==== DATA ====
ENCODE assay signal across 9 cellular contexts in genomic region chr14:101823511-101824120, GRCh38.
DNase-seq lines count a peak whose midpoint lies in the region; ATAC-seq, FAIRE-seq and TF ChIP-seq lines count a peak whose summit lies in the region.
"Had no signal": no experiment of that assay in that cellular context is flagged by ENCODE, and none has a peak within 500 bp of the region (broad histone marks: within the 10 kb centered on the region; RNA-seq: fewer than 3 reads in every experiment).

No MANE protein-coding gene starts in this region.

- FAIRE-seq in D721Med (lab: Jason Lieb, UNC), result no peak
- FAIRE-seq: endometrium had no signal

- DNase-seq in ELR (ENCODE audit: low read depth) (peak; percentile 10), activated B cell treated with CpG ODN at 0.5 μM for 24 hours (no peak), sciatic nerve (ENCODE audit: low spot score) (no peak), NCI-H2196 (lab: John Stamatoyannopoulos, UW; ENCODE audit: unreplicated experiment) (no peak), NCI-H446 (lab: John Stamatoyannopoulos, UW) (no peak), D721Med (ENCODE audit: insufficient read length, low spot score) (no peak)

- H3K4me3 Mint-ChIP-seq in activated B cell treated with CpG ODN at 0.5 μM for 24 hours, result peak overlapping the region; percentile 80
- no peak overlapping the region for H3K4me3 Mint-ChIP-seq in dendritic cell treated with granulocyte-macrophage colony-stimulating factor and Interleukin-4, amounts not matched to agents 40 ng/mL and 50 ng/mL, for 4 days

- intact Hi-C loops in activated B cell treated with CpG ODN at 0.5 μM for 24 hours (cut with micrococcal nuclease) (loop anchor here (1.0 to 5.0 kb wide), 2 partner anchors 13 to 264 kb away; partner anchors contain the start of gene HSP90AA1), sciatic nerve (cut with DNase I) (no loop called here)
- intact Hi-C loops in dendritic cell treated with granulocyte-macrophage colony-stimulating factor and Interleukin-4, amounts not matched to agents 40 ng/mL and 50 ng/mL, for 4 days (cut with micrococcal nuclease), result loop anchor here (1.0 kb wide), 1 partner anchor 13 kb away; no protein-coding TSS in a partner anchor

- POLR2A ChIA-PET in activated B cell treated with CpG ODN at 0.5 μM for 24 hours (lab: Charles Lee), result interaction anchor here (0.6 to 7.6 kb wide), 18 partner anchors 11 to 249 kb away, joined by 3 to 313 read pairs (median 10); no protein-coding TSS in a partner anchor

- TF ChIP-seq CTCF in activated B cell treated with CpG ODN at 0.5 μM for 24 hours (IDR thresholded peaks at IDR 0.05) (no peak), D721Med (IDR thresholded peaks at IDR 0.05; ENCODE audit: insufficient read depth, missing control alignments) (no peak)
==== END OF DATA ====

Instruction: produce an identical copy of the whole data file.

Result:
ENCODE assay signal across 9 cellular contexts in genomic region chr14:101823511-101824120, GRCh38.
DNase-seq lines count a peak whose midpoint lies in the region; ATAC-seq, FAIRE-seq and TF ChIP-seq lines count a peak whose summit lies in the region.
"Had no signal": no experiment of that assay in that cellular context is flagged by ENCODE, and none has a peak within 500 bp of the region (broad histone marks: within the 10 kb centered on the region; RNA-seq: fewer than 3 reads in every experiment).

No MANE protein-coding gene starts in this region.

- FAIRE-seq in D721Med (lab: Jason Lieb, UNC), result no peak
- FAIRE-seq: endometrium had no signal

- DNase-seq in ELR (ENCODE audit: low read depth) (peak; percentile 10), activated B cell treated with CpG ODN at 0.5 μM for 24 hours (no peak), sciatic nerve (ENCODE audit: low spot score) (no peak), NCI-H2196 (lab: John Stamatoyannopoulos, UW; ENCODE audit: unreplicated experiment) (no peak), NCI-H446 (lab: John Stamatoyannopoulos, UW) (no peak), D721Med (ENCODE audit: insufficient read length, low spot score) (no peak)

- H3K4me3 Mint-ChIP-seq in activated B cell treated with CpG ODN at 0.5 μM for 24 hours, result peak overlapping the region; percentile 80
- no peak overlapping the region for H3K4me3 Mint-ChIP-seq in dendritic cell treated with granulocyte-macrophage colony-stimulating factor and Interleukin-4, amounts not matched to agents 40 ng/mL and 50 ng/mL, for 4 days

- intact Hi-C loops in activated B cell treated with CpG ODN at 0.5 μM for 24 hours (cut with micrococcal nuclease) (loop anchor here (1.0 to 5.0 kb wide), 2 partner anchors 13 to 264 kb away; partner anchors contain the start of gene HSP90AA1), sciatic nerve (cut with DNase I) (no loop called here)
- intact Hi-C loops in dendritic cell treated with granulocyte-macrophage colony-stimulating factor and Interleukin-4, amounts not matched to agents 40 ng/mL and 50 ng/mL, for 4 days (cut with micrococcal nuclease), result loop anchor here (1.0 kb wide), 1 partner anchor 13 kb away; no protein-coding TSS in a partner anchor

- POLR2A ChIA-PET in activated B cell treated with CpG ODN at 0.5 μM for 24 hours (lab: Charles Lee), result interaction anchor here (0.6 to 7.6 kb wide), 18 partner anchors 11 to 249 kb away, joined by 3 to 313 read pairs (median 10); no protein-coding TSS in a partner anchor

- TF ChIP-seq CTCF in activated B cell treated with CpG ODN at 0.5 μM for 24 hours (IDR thresholded peaks at IDR 0.05) (no peak), D721Med (IDR thresholded peaks at IDR 0.05; ENCODE audit: insufficient read depth, missing control alignments) (no peak)